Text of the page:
I generally go with all red flowers, so through in a whole lot of pink in the bed is a significant growth moment for me. Red has been my favorite color forever and ever. I never thought I would like the color pink so much. I blame Grace Bonney from Design Sponge and my dear friend Kerri from @MsThingSmith.

I’ve mixed in zinnias and coleuses into what will become a perennial bed. The annuals will help fill in the bed this year while those tiny $1.00 perennials fill in. I topped it all off with a thick layer of pine bark mulch, and I’m looking forward to watching it grow.


Next up, making the front porch pretty with a load of new pillows!



Make Art that Sells: May Assignment

This month’s assignment started off with roses; we were supposed to draw, illustrate, or paint roses. Really? Not a problem. My garden is filled with lovely roses. There are also roses filling up the alleys and my neighbor’s yards. Yes, I might have entered into a yard to photograph Michelle’s gorgeous pink roses without permission. She laughed when I told her that I broke in for artistic research purposes.

After sketching many versions of a rose, I opted to alter the photo’s that I took of Michelle’s pink roses in Adobe Illustrator. After using live trace to turn them into vectors, I recolor vector images with the Recolor Artwork tool. I just learned how to use the Recolor tool, and I was excited to try it out. That tool is so fun and a bit of a rabbit hole. I could play with that feature all darn day!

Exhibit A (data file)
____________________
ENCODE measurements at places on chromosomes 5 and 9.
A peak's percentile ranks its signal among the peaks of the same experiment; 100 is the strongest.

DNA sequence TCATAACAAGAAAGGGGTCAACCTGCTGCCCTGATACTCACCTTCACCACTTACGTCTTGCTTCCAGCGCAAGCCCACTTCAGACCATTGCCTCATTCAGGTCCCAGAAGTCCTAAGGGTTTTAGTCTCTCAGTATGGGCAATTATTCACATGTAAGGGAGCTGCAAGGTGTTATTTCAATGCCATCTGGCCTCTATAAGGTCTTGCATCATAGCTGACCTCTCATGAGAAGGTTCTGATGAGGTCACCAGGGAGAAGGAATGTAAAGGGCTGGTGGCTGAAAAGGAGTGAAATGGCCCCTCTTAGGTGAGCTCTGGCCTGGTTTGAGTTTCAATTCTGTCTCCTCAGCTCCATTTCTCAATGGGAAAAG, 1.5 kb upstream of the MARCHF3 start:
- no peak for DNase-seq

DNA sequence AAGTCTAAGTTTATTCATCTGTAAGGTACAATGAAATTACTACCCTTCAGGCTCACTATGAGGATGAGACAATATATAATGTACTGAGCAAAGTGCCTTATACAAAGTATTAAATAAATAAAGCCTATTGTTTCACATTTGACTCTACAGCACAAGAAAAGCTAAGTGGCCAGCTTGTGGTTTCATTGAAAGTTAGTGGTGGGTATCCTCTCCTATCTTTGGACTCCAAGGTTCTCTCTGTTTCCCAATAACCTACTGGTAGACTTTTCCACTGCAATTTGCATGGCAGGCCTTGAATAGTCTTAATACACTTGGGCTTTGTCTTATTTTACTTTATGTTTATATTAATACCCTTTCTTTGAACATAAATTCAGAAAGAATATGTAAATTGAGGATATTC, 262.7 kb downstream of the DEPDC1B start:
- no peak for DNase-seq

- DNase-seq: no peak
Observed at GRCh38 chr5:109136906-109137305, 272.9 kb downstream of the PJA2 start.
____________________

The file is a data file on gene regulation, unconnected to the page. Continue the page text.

FINAL-COVER-Modern-June-Art-The big assignment was to combine our roses and a quote from Gertrude Jekyll to create a journal cover. Lilla Rogers always give us a long list of suggestions for us to use as inspiration, the one of which was vintage seed packets. Yes, yes, and yes!

This was the first Make Art that Sells project that I had a clear vision for, well for the most part. There were those two days when I wanted to take the 1915 rose grower catalog and merge it with a 1960’s travel poster. Those were two very frustrating days. Needless to say, I didn’t manage that.

The vintage garden catalogs and seed packets have the most amazing fonts. I love this one that I’m calling sticks, for the lack of something better. I’m finally comfortable with hand lettering.


Once I got the journal cover completed, I used the artwork to create a couple of repeating patterns that could be utilized as fabrics for all sorts of gardening surfaces. Aprons, gloves, and more! My Modern June apron patterns would look so beautiful made out of these fabrics.



I need to work on my mock up skills. I’m always rushing to get the comp completed before the deadline. I’ve promised myself to start looking into that early for the June and July project. Here is the washi tape mockup that I created, it’s fun even if it didn’t make the final comp.